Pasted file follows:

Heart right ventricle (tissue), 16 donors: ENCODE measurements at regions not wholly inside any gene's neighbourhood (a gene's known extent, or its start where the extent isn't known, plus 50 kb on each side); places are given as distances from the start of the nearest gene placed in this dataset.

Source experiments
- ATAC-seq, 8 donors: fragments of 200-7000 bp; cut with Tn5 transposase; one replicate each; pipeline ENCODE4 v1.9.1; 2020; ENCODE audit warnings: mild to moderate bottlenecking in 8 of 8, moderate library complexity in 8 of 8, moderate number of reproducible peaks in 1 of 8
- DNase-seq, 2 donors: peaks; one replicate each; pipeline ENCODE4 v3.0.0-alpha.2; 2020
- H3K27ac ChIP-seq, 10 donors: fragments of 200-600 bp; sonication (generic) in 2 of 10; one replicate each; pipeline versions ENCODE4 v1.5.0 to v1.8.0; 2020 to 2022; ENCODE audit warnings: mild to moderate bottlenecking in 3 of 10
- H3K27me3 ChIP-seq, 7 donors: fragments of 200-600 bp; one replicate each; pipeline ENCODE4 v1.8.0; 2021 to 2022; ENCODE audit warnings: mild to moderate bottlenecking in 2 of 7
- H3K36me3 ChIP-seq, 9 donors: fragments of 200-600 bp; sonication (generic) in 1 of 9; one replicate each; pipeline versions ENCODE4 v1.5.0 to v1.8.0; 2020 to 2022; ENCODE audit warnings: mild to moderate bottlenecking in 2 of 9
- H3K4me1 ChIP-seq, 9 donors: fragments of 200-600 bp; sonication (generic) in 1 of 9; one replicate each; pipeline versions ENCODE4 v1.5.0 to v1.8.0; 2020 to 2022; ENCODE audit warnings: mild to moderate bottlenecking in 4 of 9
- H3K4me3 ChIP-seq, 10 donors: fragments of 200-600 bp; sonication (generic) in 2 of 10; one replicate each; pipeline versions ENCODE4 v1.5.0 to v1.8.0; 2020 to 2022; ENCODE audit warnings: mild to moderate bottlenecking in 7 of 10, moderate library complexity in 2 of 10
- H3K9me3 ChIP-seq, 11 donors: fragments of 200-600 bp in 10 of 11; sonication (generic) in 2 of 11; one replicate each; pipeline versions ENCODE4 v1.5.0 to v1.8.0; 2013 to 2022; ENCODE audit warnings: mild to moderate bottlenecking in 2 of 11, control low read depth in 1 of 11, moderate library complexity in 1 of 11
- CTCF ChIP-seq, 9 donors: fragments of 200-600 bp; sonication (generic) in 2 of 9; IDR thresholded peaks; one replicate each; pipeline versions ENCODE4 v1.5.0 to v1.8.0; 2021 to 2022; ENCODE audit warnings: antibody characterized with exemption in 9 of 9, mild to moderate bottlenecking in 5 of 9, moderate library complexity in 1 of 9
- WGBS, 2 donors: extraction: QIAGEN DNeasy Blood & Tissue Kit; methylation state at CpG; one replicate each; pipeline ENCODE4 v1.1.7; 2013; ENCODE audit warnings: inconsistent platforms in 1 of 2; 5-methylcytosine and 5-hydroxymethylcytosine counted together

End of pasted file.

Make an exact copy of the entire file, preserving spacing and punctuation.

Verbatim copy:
Heart right ventricle (tissue), 16 donors: ENCODE measurements at regions not wholly inside any gene's neighbourhood (a gene's known extent, or its start where the extent isn't known, plus 50 kb on each side); places are given as distances from the start of the nearest gene placed in this dataset.

Source experiments
- ATAC-seq, 8 donors: fragments of 200-7000 bp; cut with Tn5 transposase; one replicate each; pipeline ENCODE4 v1.9.1; 2020; ENCODE audit warnings: mild to moderate bottlenecking in 8 of 8, moderate library complexity in 8 of 8, moderate number of reproducible peaks in 1 of 8
- DNase-seq, 2 donors: peaks; one replicate each; pipeline ENCODE4 v3.0.0-alpha.2; 2020
- H3K27ac ChIP-seq, 10 donors: fragments of 200-600 bp; sonication (generic) in 2 of 10; one replicate each; pipeline versions ENCODE4 v1.5.0 to v1.8.0; 2020 to 2022; ENCODE audit warnings: mild to moderate bottlenecking in 3 of 10
- H3K27me3 ChIP-seq, 7 donors: fragments of 200-600 bp; one replicate each; pipeline ENCODE4 v1.8.0; 2021 to 2022; ENCODE audit warnings: mild to moderate bottlenecking in 2 of 7
- H3K36me3 ChIP-seq, 9 donors: fragments of 200-600 bp; sonication (generic) in 1 of 9; one replicate each; pipeline versions ENCODE4 v1.5.0 to v1.8.0; 2020 to 2022; ENCODE audit warnings: mild to moderate bottlenecking in 2 of 9
- H3K4me1 ChIP-seq, 9 donors: fragments of 200-600 bp; sonication (generic) in 1 of 9; one replicate each; pipeline versions ENCODE4 v1.5.0 to v1.8.0; 2020 to 2022; ENCODE audit warnings: mild to moderate bottlenecking in 4 of 9
- H3K4me3 ChIP-seq, 10 donors: fragments of 200-600 bp; sonication (generic) in 2 of 10; one replicate each; pipeline versions ENCODE4 v1.5.0 to v1.8.0; 2020 to 2022; ENCODE audit warnings: mild to moderate bottlenecking in 7 of 10, moderate library complexity in 2 of 10
- H3K9me3 ChIP-seq, 11 donors: fragments of 200-600 bp in 10 of 11; sonication (generic) in 2 of 11; one replicate each; pipeline versions ENCODE4 v1.5.0 to v1.8.0; 2013 to 2022; ENCODE audit warnings: mild to moderate bottlenecking in 2 of 11, control low read depth in 1 of 11, moderate library complexity in 1 of 11
- CTCF ChIP-seq, 9 donors: fragments of 200-600 bp; sonication (generic) in 2 of 9; IDR thresholded peaks; one replicate each; pipeline versions ENCODE4 v1.5.0 to v1.8.0; 2021 to 2022; ENCODE audit warnings: antibody characterized with exemption in 9 of 9, mild to moderate bottlenecking in 5 of 9, moderate library complexity in 1 of 9
- WGBS, 2 donors: extraction: QIAGEN DNeasy Blood & Tissue Kit; methylation state at CpG; one replicate each; pipeline ENCODE4 v1.1.7; 2013; ENCODE audit warnings: inconsistent platforms in 1 of 2; 5-methylcytosine and 5-hydroxymethylcytosine counted together